The fallout from the failure of the UK’s air traffic control system on Monday could last for days, travelers have been warned, as tens of thousands of passengers are still stranded, and planes and crews remain out of position.
The chaos began around 11 a.m. on Monday, a public holiday in the UK, when the National Air Traffic Services (NATS) flight planning system experienced a “network-wide failure.”
The fault meant the system could not automatically process flight plans, forcing staff at the NATS control center in Swanwick, Hampshire, to input them manually, a much slower process. NATS had to enforce traffic flow restrictions, sharply curtailing the number of flights that could take off and land at British airports.
Around four hours later, NATS announced that its engineers had “identified and remedied the technical issue affecting our flight planning system.” But the lengthy outage had already disrupted the plans of tens of thousands of travelers.
According to aviation analytics company Cirium, 790 departures and 785 arrivals were canceled across UK airports on Monday, over a quarter (27%) of all scheduled flights. The cancellations impacted an estimated 250,000 travelers. Many other flights were significantly delayed, some by up to 12 hours.
The disruption was the most significant to UK aviation since 2010 when the eruption of a volcano in Iceland led to the suspension of nearly all flights in Europe and across the Atlantic for almost a week.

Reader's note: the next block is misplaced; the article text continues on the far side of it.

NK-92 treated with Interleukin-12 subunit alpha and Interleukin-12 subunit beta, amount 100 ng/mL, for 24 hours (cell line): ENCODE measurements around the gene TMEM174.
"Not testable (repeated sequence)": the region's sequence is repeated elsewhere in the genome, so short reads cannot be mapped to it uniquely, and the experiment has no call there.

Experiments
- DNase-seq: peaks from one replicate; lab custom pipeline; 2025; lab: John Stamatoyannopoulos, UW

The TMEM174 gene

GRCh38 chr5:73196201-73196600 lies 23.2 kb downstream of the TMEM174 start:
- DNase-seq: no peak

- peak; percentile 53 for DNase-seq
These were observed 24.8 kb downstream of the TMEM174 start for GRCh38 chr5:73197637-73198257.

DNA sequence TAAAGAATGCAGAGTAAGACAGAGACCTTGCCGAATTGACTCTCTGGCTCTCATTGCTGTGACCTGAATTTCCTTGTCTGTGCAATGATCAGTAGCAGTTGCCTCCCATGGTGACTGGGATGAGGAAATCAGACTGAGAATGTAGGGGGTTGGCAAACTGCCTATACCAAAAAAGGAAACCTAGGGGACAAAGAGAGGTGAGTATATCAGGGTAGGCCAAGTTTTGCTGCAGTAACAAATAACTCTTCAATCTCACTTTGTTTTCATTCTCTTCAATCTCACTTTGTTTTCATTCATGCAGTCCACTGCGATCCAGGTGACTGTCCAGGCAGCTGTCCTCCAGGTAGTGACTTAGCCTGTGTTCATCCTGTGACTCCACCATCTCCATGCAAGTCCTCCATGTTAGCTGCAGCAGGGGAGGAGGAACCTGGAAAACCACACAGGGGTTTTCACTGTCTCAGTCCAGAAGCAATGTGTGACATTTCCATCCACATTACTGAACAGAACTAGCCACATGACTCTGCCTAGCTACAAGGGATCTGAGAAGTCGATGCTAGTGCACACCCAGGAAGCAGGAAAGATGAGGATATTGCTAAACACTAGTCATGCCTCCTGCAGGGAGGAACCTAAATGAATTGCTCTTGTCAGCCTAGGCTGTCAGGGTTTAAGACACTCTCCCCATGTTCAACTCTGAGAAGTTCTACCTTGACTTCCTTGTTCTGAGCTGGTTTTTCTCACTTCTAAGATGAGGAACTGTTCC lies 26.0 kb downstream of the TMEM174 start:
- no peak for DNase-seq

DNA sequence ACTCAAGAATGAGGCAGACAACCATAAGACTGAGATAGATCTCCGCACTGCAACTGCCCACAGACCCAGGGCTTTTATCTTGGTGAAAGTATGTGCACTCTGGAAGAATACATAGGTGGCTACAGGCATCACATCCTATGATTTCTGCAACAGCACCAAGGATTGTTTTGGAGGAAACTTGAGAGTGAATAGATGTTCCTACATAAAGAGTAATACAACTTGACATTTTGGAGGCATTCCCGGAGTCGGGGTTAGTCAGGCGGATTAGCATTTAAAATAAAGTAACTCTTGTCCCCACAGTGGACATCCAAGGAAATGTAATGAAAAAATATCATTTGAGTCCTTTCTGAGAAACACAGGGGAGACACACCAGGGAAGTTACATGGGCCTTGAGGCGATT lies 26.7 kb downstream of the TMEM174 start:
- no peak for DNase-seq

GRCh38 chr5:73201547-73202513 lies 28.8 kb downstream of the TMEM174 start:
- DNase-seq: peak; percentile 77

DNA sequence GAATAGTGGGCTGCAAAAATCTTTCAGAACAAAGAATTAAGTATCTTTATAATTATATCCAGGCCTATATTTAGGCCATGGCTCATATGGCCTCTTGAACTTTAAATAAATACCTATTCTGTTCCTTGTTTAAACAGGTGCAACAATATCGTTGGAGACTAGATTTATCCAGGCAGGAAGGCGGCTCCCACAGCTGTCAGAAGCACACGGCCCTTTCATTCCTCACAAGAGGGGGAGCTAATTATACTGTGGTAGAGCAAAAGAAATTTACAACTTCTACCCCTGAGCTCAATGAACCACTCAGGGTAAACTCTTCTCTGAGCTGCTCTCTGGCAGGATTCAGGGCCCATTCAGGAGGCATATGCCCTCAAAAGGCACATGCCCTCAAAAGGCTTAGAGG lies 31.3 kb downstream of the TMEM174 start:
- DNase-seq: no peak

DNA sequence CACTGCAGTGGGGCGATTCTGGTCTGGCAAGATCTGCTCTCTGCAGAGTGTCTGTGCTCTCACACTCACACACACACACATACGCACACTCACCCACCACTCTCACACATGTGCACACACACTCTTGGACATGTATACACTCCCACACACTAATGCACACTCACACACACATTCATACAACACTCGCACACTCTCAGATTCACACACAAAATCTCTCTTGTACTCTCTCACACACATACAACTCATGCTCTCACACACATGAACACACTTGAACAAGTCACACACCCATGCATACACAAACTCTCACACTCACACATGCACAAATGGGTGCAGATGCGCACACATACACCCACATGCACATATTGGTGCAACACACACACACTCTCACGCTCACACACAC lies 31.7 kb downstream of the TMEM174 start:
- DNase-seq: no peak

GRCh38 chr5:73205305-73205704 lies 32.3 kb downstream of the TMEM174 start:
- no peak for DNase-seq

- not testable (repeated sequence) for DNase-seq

Tuesday brought no reprieve from the chaos as airlines scrambled to reposition planes and crew and serve the customers stranded by flight cancellations.
At least 281 flights have been axed across the UK’s six busiest airports, including 75 at London Gatwick (LGA), 74 at London Heathrow (LHR), 63 at Manchester (MAN), 28 at London Stansted (STN), 23 at London Luton (LTN), and 18 at Edinburgh (EDI). Many more were delayed by several hours.
Most impacted flights are short-haul connections to Europe, but some transatlantic flights have been scrapped, including a United Airlines flight from Heathrow to Houston, a Delta Airlines departure to New York City (JFK), and a British Airways flight to Nashville (BNA).
NATS cautioned that the disruption could last further into the week, a warning echoed by Transport Secretary Mark Harper. Travelers are encouraged to check with their airlines before departing for the airport.
Harper said that carriers have obligations to passengers left stranded. “Airlines have a responsibility either to get people back on a flight to get them home or to pay for them to be accommodated and to sort out accommodation of them, and for food or drink as well. If they don’t do it, people can pay for reasonable costs themselves and claim back from their airlines,” he said.
However, passengers are unlikely to be able to claim additional compensation for their inconvenience, as air traffic control issues are one of the “extraordinary circumstances” during which airlines don’t have to pay out.
Meanwhile, an investigation into the cause of the systems meltdown has been launched by the UK’s Civil Aviation Authority (CAA), with a report expected in just days.
Downing Street said experts had ruled out a cyber attack. But a spokesperson for the Prime Minister didn’t refute speculation that it was caused by a flight plan incorrectly filed by a French airline.